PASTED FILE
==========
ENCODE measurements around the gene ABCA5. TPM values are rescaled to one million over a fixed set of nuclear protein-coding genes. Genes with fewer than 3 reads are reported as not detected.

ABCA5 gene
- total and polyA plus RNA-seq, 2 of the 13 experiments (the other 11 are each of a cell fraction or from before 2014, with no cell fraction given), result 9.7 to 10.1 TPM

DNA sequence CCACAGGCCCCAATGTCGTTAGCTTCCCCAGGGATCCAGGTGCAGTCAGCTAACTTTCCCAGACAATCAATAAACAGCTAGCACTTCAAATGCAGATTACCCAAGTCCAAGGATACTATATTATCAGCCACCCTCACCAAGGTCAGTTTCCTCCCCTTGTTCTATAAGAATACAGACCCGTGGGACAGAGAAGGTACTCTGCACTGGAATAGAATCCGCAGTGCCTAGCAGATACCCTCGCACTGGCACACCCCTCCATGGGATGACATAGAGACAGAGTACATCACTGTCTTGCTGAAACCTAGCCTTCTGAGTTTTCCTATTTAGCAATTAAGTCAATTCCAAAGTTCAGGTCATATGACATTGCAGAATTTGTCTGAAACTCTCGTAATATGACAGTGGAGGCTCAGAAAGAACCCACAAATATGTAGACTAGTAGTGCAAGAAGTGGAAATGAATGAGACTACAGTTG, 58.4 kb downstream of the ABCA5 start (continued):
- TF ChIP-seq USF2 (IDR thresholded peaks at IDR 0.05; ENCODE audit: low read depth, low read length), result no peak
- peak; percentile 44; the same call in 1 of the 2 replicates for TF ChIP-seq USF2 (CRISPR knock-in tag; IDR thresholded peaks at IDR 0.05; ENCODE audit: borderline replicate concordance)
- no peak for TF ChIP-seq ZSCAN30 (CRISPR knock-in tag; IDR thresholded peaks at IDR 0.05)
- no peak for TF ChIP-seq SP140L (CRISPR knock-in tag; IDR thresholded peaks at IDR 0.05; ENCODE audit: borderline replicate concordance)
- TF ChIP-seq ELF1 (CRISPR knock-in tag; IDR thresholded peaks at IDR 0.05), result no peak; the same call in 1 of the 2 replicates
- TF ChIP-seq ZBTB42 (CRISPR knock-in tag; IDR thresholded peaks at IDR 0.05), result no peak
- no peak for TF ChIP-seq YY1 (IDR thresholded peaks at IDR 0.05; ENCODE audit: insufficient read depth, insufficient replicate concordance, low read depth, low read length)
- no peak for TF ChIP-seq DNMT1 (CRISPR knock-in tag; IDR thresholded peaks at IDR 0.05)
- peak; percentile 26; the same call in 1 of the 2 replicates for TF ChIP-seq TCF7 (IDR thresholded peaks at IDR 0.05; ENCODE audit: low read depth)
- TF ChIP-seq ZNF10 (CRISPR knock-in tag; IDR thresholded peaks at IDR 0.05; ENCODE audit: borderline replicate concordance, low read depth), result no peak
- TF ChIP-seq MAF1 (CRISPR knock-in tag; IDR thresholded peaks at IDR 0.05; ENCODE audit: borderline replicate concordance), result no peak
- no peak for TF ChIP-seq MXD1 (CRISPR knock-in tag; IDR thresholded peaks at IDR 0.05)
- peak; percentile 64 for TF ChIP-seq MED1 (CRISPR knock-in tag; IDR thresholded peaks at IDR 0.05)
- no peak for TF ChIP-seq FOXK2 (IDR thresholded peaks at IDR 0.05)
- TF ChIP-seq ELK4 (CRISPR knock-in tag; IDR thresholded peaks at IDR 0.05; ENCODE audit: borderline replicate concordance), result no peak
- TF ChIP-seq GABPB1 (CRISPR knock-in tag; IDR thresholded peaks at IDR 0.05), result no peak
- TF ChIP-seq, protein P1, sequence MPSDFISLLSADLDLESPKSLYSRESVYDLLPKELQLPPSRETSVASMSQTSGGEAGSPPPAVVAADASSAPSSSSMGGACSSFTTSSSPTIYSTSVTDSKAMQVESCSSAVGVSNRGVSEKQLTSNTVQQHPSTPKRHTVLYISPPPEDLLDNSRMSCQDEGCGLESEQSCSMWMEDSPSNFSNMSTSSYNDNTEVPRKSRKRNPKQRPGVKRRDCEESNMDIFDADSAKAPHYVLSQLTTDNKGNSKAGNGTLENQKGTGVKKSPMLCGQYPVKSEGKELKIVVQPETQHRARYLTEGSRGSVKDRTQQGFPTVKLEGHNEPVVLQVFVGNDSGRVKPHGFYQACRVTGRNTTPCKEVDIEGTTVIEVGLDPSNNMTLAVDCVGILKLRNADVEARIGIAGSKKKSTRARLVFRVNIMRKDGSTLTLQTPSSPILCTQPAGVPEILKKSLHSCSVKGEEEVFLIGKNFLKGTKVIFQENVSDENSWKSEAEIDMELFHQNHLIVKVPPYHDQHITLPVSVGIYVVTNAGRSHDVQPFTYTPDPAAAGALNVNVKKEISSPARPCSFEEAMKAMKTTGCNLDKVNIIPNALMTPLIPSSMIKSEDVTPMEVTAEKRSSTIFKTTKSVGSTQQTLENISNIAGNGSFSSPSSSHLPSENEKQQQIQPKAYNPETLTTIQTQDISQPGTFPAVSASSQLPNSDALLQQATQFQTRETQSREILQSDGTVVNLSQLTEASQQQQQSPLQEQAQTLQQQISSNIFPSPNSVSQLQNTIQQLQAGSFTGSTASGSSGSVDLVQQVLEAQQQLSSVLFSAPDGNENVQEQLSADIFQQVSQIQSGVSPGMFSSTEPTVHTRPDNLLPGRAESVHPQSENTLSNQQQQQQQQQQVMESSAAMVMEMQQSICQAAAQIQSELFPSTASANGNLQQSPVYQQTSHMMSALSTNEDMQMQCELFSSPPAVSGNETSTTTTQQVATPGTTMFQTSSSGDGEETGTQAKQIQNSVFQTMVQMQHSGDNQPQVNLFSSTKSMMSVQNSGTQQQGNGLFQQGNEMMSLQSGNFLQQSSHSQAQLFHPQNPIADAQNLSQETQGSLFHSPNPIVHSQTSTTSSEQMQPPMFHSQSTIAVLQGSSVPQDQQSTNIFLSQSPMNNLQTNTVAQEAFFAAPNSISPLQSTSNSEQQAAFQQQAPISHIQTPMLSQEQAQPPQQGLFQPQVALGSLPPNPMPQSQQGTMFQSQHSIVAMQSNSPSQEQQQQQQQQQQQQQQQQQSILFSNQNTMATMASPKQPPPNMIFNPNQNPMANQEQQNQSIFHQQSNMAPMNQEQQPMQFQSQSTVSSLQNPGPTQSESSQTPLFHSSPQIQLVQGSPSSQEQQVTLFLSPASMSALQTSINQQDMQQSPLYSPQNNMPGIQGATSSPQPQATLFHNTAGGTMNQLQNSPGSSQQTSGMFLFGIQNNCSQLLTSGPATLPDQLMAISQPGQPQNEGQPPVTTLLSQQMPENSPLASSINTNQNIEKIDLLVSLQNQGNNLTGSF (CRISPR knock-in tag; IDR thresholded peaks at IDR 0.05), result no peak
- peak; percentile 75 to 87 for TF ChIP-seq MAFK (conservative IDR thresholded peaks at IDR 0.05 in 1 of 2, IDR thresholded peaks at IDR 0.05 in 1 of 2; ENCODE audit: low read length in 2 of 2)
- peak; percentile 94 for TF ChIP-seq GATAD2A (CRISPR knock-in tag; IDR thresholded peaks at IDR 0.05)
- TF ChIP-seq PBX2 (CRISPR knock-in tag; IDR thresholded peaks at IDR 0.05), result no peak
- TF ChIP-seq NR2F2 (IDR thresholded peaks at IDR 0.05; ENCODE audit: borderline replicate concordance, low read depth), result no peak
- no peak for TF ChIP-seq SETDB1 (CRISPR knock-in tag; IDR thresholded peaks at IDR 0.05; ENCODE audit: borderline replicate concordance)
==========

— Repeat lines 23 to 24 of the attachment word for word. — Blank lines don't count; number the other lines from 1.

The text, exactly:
- peak; percentile 94 for TF ChIP-seq GATAD2A (CRISPR knock-in tag; IDR thresholded peaks at IDR 0.05)
- TF ChIP-seq PBX2 (CRISPR knock-in tag; IDR thresholded peaks at IDR 0.05), result no peak